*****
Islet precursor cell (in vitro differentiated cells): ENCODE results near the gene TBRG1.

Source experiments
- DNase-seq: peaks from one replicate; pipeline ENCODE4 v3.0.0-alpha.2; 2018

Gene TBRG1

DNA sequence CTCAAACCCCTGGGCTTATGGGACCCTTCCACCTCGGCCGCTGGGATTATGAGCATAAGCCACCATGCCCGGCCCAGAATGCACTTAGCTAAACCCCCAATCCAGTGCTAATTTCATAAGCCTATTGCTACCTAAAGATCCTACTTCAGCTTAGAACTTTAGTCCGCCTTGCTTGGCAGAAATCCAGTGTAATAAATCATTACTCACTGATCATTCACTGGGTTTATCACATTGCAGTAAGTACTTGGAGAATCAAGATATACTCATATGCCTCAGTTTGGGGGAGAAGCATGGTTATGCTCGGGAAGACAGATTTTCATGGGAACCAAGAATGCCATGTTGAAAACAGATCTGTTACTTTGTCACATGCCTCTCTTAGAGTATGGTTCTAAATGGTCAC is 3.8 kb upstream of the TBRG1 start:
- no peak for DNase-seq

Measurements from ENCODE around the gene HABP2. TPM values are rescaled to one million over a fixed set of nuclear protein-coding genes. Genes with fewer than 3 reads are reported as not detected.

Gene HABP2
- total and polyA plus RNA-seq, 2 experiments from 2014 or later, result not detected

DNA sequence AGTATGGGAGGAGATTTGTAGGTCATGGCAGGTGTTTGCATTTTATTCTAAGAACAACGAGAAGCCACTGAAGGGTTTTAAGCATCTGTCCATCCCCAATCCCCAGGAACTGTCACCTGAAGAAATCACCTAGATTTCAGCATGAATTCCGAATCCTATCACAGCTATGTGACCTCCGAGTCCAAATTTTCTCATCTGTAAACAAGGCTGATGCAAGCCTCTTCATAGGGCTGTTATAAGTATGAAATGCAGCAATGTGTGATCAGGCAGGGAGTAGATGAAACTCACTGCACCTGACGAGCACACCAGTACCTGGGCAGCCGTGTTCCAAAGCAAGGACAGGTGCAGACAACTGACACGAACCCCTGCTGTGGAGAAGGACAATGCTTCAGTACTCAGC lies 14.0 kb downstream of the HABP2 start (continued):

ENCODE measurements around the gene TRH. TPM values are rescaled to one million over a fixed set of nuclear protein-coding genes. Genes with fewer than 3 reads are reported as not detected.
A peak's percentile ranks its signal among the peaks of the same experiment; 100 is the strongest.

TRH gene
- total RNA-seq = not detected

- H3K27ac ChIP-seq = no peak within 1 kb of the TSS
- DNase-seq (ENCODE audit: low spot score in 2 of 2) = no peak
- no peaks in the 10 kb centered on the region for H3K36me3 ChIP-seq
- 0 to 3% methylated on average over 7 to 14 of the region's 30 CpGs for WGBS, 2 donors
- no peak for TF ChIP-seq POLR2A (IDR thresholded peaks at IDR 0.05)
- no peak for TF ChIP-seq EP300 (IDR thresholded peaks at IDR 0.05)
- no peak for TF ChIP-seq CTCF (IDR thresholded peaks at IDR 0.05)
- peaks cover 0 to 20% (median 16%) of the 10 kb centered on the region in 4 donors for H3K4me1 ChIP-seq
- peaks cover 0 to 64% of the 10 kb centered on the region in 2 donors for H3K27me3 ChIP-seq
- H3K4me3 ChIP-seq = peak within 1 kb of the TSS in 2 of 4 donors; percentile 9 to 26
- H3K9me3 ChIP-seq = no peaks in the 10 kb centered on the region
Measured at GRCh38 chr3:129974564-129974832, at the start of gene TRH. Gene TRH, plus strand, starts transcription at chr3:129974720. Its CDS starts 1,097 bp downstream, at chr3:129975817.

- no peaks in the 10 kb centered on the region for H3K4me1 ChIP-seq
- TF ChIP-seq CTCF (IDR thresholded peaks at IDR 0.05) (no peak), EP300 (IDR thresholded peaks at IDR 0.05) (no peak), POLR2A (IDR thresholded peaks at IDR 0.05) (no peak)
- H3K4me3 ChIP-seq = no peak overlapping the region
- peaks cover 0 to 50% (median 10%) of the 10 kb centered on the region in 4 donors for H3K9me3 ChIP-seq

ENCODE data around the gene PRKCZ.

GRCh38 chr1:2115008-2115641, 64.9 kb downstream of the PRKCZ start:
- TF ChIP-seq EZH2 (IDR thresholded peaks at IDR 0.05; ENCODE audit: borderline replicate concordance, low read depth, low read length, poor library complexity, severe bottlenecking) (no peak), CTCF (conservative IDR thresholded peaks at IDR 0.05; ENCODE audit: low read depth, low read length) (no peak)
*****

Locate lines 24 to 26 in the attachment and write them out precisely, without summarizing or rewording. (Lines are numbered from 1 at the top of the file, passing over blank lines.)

- H3K4me3 ChIP-seq = peak within 1 kb of the TSS in 2 of 4 donors; percentile 9 to 26
- H3K9me3 ChIP-seq = no peaks in the 10 kb centered on the region
Measured at GRCh38 chr3:129974564-129974832, at the start of gene TRH. Gene TRH, plus strand, starts transcription at chr3:129974720. Its CDS starts 1,097 bp downstream, at chr3:129975817.